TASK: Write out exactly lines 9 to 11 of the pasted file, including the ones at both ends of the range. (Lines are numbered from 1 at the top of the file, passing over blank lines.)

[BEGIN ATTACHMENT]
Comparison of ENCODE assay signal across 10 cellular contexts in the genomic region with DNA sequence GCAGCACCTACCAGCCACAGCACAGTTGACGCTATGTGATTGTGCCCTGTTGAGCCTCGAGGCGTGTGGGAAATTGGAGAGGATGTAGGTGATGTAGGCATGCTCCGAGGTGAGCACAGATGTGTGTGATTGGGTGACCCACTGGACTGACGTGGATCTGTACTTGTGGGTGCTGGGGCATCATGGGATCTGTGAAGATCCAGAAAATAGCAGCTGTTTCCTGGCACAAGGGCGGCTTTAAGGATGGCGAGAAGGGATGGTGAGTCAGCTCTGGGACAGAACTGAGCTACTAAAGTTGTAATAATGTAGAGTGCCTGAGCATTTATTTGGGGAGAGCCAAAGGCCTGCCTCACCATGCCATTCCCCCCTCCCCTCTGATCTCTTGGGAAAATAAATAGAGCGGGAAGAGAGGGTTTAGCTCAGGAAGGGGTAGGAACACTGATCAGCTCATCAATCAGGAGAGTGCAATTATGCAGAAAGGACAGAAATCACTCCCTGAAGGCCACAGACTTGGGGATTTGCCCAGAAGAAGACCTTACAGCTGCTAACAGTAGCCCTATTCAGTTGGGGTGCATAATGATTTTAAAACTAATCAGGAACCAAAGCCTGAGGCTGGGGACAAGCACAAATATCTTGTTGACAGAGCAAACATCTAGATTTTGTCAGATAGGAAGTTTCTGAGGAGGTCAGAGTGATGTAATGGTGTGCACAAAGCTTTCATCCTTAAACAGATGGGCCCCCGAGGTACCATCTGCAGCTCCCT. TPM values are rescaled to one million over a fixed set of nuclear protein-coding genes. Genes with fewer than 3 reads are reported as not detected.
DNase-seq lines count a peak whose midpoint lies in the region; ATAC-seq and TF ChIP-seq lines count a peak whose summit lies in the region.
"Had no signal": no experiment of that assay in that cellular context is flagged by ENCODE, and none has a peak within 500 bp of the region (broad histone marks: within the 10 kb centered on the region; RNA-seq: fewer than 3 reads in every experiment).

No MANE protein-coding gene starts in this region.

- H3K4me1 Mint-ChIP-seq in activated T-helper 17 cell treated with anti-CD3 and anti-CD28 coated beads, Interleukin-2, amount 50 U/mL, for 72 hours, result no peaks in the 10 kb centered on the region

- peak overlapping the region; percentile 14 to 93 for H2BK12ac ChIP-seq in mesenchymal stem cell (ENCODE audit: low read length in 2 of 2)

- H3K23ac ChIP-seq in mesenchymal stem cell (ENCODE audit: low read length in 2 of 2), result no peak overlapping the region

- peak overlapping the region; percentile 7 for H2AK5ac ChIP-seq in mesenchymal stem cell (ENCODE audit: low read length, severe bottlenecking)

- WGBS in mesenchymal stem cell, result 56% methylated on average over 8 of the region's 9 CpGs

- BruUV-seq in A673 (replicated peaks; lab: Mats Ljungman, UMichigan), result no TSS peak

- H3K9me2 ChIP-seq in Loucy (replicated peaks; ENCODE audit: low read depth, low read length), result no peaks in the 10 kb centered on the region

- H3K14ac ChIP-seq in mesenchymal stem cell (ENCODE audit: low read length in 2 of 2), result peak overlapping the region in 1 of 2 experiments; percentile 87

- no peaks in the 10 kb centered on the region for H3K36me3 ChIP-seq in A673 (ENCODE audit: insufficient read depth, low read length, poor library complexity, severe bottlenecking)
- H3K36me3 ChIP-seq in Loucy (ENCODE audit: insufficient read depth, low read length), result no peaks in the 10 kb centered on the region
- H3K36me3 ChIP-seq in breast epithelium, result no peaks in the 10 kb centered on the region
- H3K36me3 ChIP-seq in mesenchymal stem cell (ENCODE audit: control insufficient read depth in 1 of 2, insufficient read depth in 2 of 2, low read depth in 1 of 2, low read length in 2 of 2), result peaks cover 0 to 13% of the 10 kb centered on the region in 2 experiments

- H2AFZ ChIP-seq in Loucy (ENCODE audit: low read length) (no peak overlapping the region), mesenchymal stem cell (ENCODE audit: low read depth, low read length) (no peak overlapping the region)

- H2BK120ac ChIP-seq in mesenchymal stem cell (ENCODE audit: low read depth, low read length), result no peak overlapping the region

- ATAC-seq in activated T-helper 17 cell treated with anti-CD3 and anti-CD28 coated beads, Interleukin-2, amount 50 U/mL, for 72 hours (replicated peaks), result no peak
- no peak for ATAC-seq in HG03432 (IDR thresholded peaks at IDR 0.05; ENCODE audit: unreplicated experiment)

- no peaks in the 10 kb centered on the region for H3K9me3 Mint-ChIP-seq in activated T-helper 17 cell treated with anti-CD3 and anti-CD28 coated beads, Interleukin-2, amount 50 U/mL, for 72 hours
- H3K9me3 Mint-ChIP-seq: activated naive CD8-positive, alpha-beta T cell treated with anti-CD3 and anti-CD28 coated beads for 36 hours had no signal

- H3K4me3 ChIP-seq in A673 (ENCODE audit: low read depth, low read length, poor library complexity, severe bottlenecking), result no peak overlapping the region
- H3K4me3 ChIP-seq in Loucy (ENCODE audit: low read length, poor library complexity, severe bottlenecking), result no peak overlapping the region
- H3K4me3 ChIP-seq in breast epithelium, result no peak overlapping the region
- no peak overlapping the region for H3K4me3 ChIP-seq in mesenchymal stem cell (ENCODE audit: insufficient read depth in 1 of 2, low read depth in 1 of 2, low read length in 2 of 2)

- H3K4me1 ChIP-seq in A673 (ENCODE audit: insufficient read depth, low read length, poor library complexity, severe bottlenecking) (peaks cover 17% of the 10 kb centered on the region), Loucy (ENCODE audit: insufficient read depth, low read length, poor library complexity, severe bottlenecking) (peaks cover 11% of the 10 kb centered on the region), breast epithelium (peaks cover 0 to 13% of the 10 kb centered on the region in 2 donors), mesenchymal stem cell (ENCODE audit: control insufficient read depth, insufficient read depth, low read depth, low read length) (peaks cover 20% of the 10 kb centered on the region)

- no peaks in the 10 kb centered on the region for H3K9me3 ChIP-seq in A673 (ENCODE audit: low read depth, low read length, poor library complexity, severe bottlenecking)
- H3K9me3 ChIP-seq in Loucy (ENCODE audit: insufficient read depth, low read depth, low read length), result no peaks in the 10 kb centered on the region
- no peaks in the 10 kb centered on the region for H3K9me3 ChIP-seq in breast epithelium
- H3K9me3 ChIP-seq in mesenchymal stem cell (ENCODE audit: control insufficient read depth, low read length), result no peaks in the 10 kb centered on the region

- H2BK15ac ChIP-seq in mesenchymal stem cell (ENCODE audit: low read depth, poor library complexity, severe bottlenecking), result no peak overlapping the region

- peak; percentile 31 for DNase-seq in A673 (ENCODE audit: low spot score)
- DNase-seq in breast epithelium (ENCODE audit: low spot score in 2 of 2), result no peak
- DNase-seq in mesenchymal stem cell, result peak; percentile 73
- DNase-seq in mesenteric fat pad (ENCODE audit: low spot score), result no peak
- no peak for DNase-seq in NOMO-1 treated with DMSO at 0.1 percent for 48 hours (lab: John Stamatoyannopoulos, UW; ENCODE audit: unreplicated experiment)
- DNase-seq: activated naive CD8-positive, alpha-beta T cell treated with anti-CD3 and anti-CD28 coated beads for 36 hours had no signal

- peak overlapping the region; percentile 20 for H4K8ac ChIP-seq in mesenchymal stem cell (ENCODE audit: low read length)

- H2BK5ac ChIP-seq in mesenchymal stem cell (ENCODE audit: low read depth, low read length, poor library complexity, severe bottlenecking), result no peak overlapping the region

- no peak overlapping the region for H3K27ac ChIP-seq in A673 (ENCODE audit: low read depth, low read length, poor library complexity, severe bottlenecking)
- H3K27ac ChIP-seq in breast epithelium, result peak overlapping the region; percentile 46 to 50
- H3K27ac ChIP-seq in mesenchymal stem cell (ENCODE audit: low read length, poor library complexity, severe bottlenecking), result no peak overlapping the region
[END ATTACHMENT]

- WGBS in mesenchymal stem cell, result 56% methylated on average over 8 of the region's 9 CpGs

- BruUV-seq in A673 (replicated peaks; lab: Mats Ljungman, UMichigan), result no TSS peak

- H3K9me2 ChIP-seq in Loucy (replicated peaks; ENCODE audit: low read depth, low read length), result no peaks in the 10 kb centered on the region